In the early days of archaeology, archaeologists were men of means with a thirst for adventure, fame and fortune. World travelers in search of Classical antiquities to expand their priceless collections and thrilling tales to tell their friends back home. Archaeology was more treasure hunt than science and more often than not, priceless artifacts found their way into the estates of wealthy collectors rather than given over for scientific study or public consumption. When Charles III was King of Naples, he amassed a huge collection of artifacts from the excavations at Herculaneum first and then Pompeii (excavations at Herculaneum were quickly abandoned for the more favorable conditions at Pompeii and wouldn’t resume again until the 20th century). Thankfully, King Charles’ collection eventually found its way into the Royal Bourbon Museum in the Palazzo degli Studi in Naples that was founded by his son and successor, Ferdinand IV.
Fast forward 230+ years and Ferdinand’s museum has grown up into a world class archaeological center, the National Archaeological Museum of Naples comprised of over three million artifacts of every conceivable type. Principal among these are the Elisabetta Farnese (Ferdinand’s grandmother) collection of art and Roman antiquities; an Egyptian collection that is 2nd in importance only to Turin’s Egyptian Museum; a Numismatic collection comprised of over 200,000 coins and medals from Magna Graecia to the Kingdom of the Two Sicilies; an Epigraphic collection of nearly 2500 documents written in Latin, Greek, and dialects of the Italic peoples; and let’s not forget the collection of Roman Erotic Art hidden away in the “Secret Cabinet.” Still, the crux of the museum’s collections are owed to Herculaneum and Pompeii. Massive excavations that began in the golden age of archaeology. A time when entire civilizations could be found in a matter of weeks or months rather than the few pottery shards today’s archaeologists are likely to uncover after months of scientific study and excavation.
But every once in a while fortune strikes and this time fortune’s name is progress. After years of stops and starts, the project that has torn up just about every major piazza in the city is finally back in full swing. And the long awaited expansion of Naples’ metro system that will presumably propel the city into the future has serendipitously given us a birds-eye view into its past. As engineers tunnel their way through Naples’ subterranean, archaeologists are following right behind them piecing together the history of every layer of the city from the Neolithic period to Naples’ Unification with Italy. And along the way they have uncovered much more than a few pottery shards.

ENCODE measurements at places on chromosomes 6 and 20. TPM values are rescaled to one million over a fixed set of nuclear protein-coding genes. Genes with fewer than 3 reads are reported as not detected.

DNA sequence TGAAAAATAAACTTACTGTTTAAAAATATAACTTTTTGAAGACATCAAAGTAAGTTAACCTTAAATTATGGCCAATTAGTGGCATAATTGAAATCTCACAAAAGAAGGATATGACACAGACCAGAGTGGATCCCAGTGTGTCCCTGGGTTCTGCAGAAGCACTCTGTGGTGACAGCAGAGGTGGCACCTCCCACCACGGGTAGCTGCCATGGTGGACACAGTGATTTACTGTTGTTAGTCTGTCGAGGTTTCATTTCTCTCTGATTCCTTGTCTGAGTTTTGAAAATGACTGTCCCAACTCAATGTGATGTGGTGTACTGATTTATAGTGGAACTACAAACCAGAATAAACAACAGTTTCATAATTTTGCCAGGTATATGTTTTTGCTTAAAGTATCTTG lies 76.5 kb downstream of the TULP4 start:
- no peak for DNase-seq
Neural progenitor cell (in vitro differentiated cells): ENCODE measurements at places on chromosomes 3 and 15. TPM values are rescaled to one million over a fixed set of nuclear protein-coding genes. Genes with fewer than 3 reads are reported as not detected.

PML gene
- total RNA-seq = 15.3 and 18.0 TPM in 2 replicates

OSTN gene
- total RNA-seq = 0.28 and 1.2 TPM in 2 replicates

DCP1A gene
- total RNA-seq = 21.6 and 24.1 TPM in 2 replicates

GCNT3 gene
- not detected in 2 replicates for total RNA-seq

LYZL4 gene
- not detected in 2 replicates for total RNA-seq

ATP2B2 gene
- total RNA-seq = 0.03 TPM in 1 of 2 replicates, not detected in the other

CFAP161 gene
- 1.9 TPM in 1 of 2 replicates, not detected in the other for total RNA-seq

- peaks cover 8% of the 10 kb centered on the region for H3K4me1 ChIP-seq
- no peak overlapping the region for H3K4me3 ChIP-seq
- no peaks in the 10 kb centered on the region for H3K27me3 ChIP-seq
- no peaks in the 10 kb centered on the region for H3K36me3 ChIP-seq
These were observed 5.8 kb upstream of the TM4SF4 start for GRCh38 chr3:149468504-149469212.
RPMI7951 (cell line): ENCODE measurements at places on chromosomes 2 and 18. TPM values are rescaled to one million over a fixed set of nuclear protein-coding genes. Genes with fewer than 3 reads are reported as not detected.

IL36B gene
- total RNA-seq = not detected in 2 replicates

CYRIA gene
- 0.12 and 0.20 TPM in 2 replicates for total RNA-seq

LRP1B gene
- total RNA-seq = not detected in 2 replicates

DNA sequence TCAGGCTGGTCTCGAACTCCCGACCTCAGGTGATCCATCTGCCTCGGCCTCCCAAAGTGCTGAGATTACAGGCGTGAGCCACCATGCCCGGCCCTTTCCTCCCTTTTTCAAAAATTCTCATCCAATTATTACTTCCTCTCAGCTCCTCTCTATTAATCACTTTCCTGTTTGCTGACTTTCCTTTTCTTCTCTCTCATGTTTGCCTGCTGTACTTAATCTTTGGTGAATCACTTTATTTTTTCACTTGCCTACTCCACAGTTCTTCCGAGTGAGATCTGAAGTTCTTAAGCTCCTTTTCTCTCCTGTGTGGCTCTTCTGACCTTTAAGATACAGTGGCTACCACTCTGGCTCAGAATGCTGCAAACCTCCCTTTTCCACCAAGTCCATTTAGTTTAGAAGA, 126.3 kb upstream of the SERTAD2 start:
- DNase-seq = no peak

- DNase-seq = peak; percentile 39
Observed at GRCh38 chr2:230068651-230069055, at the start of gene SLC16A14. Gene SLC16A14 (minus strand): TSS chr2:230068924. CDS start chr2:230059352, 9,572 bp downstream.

The route along the coast where the new Municipio, Toledo, University, and Duomo stations are being constructed have unearthed extraordinary finds that have provided new insights into the ancient cities of Parthenope and Neapolis. Three ship wrecks dating to the 2nd century AD were unearthed near the Municipio station. At the Duomo station archaeologists uncovered the remains of a 1st century AD Isolympic Games Building Complex. A 7th century warehouse complex was discovered near the University station. And that’s just for starters. Naples’ much maligned metro system will do much more for the city than just improve transportation, it will help to rewrite the city’s history.
Treasure hunting may be a thing of the past and today’s archaeologists may be more scientists than adventurers, but the artifacts they find are still priceless. More importantly, these treasures are no longer hidden away in the private collections of the elite, but more often than not are made available to anyone who is interested in them. In keeping with that tradition, the Neapolis Station was opened in 2005 to display some of the findings from the Naples metro system excavations. In a series of graphic, photographic and video displays along with a select number of artifacts, archaeologists share what they are learning about the ancient cities of Parthenope and Neapolis. And what better place to house such an important exhibit than the Naples Archaeological Museum, a museum that has historically been dedicated to preserving the cultural history of Italy, and in particular the Campania region. Housed appropriately enough below the museum in the Museo Metro Station, Neapolis Station is the newest gateway to Naples’ highly stratified past.
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